People rushed to the comments to argue that the step-father should respect the bride’s wishes, while other said he’s an ‘entitled step parent’.

One person said: ‘NTA, your husband should respect your daughter’s wishes. Although I wonder, does he feel entitled because he’s the stepfather or is he contributing financially with the wedding? 

‘If it’s the latter, maybe that’s why he feels that way? Either way is your daughter’s decision.’

Another said: ‘Exactly! Why he feels entitled to make this joyous moment about him? Why is he not going to OP’s daughter to ask all of this, because she is the one making this decision. OP NTA direct your husband to your daughter and do not feel bad at all about this!’

Someone else wrote: ‘Your husband needs to learn that respect is a two-way street. He can’t just arbitrarily demand that you and your daughter cater to his fragile ego and respect his wishes when he’s completely willing to disrespect your daughter’s wishes. 

‘Him saying that it’s your duty to make sure he’s respected is laughable. If you want respect, it’s your duty to earn it.’

Others felt sorry for the step-father with some claiming he sounds more hurt than ‘entitled.’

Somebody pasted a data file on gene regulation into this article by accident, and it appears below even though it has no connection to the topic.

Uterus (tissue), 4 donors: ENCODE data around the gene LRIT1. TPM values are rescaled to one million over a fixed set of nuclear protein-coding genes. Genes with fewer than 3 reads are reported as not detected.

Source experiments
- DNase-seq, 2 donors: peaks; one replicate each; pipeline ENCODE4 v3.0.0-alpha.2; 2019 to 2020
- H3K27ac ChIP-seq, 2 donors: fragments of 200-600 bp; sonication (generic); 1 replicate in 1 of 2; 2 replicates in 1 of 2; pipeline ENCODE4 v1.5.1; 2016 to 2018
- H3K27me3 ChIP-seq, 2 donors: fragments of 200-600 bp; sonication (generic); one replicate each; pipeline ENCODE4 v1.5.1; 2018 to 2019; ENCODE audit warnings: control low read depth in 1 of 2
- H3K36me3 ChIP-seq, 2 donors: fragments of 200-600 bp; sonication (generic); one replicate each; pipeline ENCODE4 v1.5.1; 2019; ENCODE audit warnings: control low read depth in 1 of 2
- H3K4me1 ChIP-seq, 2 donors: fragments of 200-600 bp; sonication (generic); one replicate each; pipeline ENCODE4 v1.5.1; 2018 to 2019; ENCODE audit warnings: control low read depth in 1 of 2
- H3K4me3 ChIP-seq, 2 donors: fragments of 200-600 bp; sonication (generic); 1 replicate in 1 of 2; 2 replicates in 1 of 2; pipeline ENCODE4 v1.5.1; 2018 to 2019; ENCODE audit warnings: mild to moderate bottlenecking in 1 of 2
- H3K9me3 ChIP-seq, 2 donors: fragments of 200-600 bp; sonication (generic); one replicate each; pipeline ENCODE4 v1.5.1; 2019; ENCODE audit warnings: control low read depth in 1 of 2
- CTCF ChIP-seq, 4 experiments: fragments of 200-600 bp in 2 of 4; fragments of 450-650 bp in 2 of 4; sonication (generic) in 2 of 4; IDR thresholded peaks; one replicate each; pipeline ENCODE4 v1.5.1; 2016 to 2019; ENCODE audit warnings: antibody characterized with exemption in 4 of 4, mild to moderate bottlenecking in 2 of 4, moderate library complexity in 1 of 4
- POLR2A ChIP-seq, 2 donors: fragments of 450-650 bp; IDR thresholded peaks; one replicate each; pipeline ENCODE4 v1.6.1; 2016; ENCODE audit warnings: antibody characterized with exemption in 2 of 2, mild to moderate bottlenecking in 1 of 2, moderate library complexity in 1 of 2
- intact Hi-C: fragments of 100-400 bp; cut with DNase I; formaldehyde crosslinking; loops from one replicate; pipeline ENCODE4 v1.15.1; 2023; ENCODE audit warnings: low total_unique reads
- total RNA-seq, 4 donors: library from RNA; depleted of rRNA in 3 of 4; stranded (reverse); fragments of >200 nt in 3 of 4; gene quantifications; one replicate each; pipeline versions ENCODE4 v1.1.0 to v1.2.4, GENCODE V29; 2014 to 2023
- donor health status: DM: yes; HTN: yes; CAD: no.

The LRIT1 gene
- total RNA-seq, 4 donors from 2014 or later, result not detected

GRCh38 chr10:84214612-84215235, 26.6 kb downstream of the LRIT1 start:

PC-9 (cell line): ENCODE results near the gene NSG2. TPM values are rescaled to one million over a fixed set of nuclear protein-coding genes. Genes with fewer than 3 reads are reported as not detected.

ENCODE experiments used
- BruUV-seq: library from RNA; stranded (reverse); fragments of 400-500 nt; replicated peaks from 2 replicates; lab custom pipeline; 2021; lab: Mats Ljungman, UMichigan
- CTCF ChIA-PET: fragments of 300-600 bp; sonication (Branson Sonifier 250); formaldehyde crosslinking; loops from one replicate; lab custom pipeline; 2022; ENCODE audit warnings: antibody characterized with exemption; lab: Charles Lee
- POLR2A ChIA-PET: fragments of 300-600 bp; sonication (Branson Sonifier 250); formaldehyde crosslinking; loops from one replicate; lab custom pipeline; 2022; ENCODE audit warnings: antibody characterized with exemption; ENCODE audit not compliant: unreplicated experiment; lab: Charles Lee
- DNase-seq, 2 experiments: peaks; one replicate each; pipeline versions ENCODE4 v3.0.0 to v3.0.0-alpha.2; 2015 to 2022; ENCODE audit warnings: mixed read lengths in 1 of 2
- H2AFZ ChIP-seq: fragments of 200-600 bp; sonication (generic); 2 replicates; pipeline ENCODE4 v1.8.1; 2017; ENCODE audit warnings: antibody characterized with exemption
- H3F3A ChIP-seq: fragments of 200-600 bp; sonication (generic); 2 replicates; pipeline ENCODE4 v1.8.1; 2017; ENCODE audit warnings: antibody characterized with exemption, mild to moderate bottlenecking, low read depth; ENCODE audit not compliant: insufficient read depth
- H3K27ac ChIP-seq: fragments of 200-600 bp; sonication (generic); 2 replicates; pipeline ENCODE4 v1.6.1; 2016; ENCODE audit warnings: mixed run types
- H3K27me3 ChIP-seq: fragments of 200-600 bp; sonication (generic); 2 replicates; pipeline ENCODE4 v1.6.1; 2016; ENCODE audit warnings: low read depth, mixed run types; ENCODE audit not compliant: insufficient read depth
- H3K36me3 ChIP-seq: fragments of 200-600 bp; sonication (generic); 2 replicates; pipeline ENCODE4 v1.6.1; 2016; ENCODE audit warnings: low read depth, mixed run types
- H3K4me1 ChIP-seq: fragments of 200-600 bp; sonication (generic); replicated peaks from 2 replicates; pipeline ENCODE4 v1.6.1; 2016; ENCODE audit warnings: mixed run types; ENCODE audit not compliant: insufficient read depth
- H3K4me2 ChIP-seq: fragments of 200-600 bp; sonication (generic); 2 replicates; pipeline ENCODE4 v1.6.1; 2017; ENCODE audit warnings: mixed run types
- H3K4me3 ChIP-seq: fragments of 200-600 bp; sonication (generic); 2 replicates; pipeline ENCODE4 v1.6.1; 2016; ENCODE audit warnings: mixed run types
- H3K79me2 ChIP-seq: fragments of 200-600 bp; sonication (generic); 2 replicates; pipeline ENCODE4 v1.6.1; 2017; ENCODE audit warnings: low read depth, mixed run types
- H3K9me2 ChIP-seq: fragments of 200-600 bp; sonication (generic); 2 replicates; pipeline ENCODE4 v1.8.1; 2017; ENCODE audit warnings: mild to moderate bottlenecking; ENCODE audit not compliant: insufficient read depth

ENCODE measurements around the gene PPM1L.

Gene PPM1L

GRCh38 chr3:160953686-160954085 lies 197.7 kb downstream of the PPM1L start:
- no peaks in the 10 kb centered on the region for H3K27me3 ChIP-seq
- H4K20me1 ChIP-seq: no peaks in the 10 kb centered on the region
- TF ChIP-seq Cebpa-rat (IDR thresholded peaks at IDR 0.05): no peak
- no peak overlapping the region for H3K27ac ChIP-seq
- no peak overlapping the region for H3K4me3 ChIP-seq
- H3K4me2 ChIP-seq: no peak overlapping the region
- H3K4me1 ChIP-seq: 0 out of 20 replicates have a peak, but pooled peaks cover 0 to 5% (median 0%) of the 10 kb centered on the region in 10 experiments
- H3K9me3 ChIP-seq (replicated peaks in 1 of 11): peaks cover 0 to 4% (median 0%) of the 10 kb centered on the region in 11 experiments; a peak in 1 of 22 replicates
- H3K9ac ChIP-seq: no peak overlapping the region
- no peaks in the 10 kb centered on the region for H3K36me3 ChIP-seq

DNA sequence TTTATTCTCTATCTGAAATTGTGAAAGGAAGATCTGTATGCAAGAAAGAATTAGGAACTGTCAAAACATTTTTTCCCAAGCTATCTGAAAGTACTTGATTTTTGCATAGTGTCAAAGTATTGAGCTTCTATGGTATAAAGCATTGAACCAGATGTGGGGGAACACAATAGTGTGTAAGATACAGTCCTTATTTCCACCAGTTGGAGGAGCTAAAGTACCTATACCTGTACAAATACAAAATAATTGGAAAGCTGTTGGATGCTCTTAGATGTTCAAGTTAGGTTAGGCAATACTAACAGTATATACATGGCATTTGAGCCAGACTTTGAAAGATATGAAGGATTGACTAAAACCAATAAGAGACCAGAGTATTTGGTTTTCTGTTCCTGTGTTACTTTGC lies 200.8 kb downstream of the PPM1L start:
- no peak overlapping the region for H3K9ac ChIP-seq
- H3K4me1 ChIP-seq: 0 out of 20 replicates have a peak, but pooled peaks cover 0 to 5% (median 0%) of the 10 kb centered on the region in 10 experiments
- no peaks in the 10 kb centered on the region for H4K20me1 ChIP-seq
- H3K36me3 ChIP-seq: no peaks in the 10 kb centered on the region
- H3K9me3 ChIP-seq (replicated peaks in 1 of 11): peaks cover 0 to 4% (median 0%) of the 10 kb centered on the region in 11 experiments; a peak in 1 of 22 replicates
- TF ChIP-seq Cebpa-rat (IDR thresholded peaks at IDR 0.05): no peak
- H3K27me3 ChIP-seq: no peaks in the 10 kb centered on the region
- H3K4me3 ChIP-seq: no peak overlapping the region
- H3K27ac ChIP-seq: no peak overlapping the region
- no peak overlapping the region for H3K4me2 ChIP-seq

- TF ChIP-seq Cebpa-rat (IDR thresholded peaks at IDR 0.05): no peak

One person said: ‘I don’t think he feel entitled. It’s that he feels hurt. Hurt that he probably just realized that the child he raised since 10 will never see him as parent even though he sees her as a daughter.’

Another said: ‘I believe op is NTA and that the stepdad is wrong for challenging the daughter on this but I don’t think he’s wrong for FEELING that way, he’s wrong for acting on it and being an AH about it.

‘You can feel emotions that if you were to act on them would make you an AH, but the feeling of the emotions may not be inherently bad in itself.’

Another wrote: ‘Yes, I don’t think it’s out of the ordinary for him to think what she said at the age of 10 could have changed 14 years later after he helped raised her.’ 

Source: Read Full Article